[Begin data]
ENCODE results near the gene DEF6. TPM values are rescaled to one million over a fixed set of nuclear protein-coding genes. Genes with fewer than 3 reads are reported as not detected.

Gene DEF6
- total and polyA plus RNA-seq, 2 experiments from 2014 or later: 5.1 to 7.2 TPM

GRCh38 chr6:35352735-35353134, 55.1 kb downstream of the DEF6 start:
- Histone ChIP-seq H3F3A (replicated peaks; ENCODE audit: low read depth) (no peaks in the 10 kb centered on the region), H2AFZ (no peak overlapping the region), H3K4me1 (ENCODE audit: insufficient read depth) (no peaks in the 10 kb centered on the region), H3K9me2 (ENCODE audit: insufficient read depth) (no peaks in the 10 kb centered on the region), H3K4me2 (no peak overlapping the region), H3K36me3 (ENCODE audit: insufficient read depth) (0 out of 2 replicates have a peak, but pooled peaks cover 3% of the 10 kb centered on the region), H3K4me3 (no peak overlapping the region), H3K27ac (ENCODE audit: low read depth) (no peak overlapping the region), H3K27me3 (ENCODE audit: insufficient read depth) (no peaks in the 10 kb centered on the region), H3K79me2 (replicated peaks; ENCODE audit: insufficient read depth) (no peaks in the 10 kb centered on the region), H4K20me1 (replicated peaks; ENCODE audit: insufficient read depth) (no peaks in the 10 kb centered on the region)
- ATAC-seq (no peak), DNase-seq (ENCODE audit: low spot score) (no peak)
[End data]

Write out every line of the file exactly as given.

ENCODE results near the gene DEF6. TPM values are rescaled to one million over a fixed set of nuclear protein-coding genes. Genes with fewer than 3 reads are reported as not detected.

Gene DEF6
- total and polyA plus RNA-seq, 2 experiments from 2014 or later: 5.1 to 7.2 TPM

GRCh38 chr6:35352735-35353134, 55.1 kb downstream of the DEF6 start:
- Histone ChIP-seq H3F3A (replicated peaks; ENCODE audit: low read depth) (no peaks in the 10 kb centered on the region), H2AFZ (no peak overlapping the region), H3K4me1 (ENCODE audit: insufficient read depth) (no peaks in the 10 kb centered on the region), H3K9me2 (ENCODE audit: insufficient read depth) (no peaks in the 10 kb centered on the region), H3K4me2 (no peak overlapping the region), H3K36me3 (ENCODE audit: insufficient read depth) (0 out of 2 replicates have a peak, but pooled peaks cover 3% of the 10 kb centered on the region), H3K4me3 (no peak overlapping the region), H3K27ac (ENCODE audit: low read depth) (no peak overlapping the region), H3K27me3 (ENCODE audit: insufficient read depth) (no peaks in the 10 kb centered on the region), H3K79me2 (replicated peaks; ENCODE audit: insufficient read depth) (no peaks in the 10 kb centered on the region), H4K20me1 (replicated peaks; ENCODE audit: insufficient read depth) (no peaks in the 10 kb centered on the region)
- ATAC-seq (no peak), DNase-seq (ENCODE audit: low spot score) (no peak)